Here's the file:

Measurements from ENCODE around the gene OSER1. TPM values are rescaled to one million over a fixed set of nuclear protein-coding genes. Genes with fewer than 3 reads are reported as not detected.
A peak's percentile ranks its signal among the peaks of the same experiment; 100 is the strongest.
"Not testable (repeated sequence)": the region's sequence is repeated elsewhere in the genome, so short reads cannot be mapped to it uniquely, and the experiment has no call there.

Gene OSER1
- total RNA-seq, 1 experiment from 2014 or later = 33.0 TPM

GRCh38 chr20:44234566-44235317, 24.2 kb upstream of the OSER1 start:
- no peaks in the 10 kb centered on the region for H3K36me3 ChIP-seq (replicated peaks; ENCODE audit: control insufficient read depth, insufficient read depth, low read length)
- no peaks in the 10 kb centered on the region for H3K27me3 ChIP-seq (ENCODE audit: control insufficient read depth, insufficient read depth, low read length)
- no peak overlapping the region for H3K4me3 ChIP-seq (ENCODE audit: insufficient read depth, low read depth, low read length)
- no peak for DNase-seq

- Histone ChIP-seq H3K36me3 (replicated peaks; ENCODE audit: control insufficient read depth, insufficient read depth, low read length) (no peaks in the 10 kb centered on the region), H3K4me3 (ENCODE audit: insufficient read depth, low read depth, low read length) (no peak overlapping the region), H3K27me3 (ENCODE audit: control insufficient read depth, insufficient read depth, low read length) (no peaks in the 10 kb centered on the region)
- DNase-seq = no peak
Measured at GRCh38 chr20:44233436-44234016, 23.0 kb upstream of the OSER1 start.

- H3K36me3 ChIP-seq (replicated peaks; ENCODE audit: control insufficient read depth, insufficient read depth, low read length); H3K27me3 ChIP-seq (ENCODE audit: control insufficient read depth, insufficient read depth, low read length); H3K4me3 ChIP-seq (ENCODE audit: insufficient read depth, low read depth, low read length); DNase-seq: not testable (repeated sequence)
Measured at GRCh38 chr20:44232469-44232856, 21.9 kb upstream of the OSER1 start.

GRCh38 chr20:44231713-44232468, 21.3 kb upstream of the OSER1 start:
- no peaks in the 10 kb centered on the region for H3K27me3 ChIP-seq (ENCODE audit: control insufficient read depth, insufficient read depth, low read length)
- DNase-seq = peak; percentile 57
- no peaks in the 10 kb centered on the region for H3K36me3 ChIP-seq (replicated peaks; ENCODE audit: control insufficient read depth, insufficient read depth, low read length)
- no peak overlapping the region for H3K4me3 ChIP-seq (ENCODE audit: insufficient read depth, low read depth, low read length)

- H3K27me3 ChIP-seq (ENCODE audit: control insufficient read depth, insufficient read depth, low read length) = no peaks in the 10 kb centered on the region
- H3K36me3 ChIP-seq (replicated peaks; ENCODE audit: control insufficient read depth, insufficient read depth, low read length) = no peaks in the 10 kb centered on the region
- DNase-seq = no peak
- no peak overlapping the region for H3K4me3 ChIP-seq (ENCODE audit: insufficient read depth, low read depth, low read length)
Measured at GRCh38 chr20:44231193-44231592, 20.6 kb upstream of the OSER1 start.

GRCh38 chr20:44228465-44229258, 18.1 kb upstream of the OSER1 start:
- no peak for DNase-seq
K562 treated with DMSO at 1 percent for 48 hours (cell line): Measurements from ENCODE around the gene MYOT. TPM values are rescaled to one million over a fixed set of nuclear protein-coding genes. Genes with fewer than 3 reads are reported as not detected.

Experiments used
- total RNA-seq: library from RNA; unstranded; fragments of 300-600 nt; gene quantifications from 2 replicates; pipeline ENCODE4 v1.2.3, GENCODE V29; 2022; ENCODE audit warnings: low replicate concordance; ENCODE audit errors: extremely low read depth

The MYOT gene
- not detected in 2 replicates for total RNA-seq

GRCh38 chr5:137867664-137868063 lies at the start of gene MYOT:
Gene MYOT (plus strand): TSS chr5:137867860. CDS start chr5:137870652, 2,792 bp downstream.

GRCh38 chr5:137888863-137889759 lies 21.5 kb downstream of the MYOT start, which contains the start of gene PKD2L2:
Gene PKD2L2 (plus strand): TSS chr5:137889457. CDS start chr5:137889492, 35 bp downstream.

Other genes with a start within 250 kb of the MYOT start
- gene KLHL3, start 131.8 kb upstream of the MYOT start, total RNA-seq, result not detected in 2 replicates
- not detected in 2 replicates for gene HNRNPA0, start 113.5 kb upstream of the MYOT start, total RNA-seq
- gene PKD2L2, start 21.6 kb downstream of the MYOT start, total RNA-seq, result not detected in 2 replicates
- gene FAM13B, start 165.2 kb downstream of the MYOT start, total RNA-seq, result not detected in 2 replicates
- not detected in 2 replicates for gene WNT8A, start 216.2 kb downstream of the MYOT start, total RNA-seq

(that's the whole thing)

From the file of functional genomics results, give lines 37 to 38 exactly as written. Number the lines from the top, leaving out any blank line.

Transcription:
Other genes with a start within 250 kb of the MYOT start
- gene KLHL3, start 131.8 kb upstream of the MYOT start, total RNA-seq, result not detected in 2 replicates